May 02

“The egregious violations of Christians’




rights, which include not only the inability to freely practice their religion, but also the threat of torture and death at the hands of state officials, go against all international law. The international community must let the Iranian government know this is unacceptable,” said Hadi Ghaemi, Executive Director for the Campaign.

The report is based on interviews with 31 Christians throughout Iran from April 2011 to July 2012, drawing on extensive first-hand testimony by Iranian Christians, lawyers who have represented Christians in Iran, Christian rights advocates, and Iranian Christian journalists, as well as relevant Iranian court verdicts, religious edicts by Shi’a jurists and Iranian laws.

The report documents the systematic arbitrary arrest and detention of Christian converts. For example, Farshid Fathi, a 33-year-old Christian leader from Tehran was detained in December 2010 as part of a Christmas crackdown on Christians and subsequently charged with “acting against national security,” “contact with enemy foreign countries,” and “religious propaganda.” The Judiciary has sentenced him to six years in prison which he is currently serving.

Since 2005, authorities have arrested and prosecuted Protestants most often for security crimes against the state. Ahmed Shaheed, the UN Special Rapporteur on human rights in Iran, noted in September 2012 that over 300 Christians have been arbitrarily arrested and detained throughout the country since 2010.

Christian detainees are often denied due process and basic rights. They are held in prolonged detention without formal charges, trials are held without access to counsel, or, if there is counsel, without access to court files, and ill treatment is common during detention.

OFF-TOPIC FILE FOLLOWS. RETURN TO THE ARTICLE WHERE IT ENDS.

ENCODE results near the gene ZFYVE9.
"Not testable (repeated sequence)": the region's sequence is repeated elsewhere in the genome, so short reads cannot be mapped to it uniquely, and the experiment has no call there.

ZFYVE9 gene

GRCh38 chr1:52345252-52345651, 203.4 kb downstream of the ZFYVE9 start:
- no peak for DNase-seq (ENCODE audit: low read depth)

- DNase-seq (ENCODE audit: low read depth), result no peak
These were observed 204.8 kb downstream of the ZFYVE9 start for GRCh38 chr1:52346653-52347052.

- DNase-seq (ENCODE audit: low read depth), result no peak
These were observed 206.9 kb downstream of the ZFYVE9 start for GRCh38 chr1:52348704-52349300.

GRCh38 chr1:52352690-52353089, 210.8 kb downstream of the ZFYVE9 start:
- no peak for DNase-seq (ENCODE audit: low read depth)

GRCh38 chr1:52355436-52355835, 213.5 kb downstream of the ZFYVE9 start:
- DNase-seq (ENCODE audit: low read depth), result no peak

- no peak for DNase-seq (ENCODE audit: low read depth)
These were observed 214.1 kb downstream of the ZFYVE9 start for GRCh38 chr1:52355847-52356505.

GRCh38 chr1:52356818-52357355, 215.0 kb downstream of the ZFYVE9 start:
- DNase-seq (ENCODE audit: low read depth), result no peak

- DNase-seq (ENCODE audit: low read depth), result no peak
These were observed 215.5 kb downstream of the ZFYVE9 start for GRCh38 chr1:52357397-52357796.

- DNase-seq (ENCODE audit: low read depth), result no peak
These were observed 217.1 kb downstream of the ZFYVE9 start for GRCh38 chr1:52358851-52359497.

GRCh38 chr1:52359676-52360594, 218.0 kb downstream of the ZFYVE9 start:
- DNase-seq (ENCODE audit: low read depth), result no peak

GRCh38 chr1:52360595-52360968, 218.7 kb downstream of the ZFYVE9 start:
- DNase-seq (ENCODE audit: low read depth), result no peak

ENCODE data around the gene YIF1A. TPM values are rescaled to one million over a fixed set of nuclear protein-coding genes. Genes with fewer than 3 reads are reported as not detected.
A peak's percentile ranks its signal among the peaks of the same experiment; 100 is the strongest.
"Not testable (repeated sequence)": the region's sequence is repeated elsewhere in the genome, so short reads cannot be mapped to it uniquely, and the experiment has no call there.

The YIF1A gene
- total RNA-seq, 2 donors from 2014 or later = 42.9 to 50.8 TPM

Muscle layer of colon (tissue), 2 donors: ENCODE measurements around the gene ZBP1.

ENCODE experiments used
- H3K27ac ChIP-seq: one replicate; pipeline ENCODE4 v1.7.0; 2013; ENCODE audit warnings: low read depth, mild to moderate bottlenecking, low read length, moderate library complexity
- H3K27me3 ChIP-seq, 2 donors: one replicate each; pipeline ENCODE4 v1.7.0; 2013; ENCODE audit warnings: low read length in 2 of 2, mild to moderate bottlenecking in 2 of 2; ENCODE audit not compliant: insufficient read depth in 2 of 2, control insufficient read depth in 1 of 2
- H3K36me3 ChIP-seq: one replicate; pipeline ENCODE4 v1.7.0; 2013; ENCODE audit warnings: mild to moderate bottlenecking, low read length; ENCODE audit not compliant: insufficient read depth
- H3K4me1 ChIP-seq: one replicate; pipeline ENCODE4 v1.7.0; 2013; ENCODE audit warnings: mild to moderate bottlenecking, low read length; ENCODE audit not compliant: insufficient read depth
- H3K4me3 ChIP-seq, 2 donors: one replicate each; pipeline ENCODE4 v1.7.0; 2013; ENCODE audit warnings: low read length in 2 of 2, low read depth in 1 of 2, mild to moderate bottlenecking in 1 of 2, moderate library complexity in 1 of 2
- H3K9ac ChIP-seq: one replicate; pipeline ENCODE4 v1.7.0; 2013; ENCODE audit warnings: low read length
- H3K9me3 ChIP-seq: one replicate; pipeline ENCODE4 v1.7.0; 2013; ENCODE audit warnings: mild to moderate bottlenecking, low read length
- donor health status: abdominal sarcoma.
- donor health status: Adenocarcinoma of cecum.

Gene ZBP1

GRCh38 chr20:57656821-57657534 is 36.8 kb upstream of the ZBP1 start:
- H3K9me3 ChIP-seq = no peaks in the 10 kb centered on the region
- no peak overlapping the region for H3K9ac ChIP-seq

Leading Iranian officials allege, without any substantiation, that Christian converts are part of a foreign inspired “soft war” against the state. Hojjat Al-Islam Abbas Kaebi, a member of the influential Assembly of Experts, in October 2010 claimed, “… the Zionists and Westerners have targeted [through Christian converts] our society’s identity and people’s religion.”

In numerous interviews conducted by the Campaign, Christian converts reported a consistent pattern of abuses by the government. Freedom to practice religion is severely restricted: the government has refused to allow the construction or licensing of any new church since the 1979 Revolution, it restricts church attendance and has closed many churches, it has shut down Iran’s main Persian–language bible publisher and restricts the distribution of bibles, and it monitors and harasses church groups.

The Campaign’s research reveals that interrogators, prosecutors and courts consistently refer to standard Christian practices, such as membership in a house church, evangelical activities, and participation in a Christian conference, as criminal acts, and security officers routinely confiscate standard Christian items such as bibles, religious literature, and crosses during arrests.

The report also found clear and consistent evidence of the threat to life for Christian converts. One leading Christian pastor, Hossein Soodmand, was executed by the state for apostasy in 1990; other church leaders who were sentenced to death for apostasy, including Christian pastor Youcef Nadarkhani, were subsequently acquitted only due to intense international pressure. The Campaign’s research revealed numerous reports of security officials threatening Christian detainees with execution on apostasy charges, and numerous cases of suspicious deaths involving Christian leaders whose investigations were so lacking in due diligence that government complicity in the killings or the cover-ups is strongly suggested.

The report also documents the systematic discrimination of Christian Protestants and converts in employment, education, in laws governing marriage and family, and in Iran’s penal code.

Under Article 18 of the International Covenant on Civil and Political Rights (ICCPR), Iran is obligated to safeguard freedom of religion. While the Iranian government asserts that it respects the rights of its recognized religious minorities, in practice it does not do so.

“From apostasy charges that threaten the lives of converts to the imprisonment of church members involved in proselytizing, authorities have engaged in a pattern of human rights abuses that effectively criminalizes faith and manifestations of it,” Ghaemi said.

The Campaign calls on the government of Iran to allow its Christian converts to freely practice their religion, without further threat or intimidation, as is required under international and Iranian domestic law.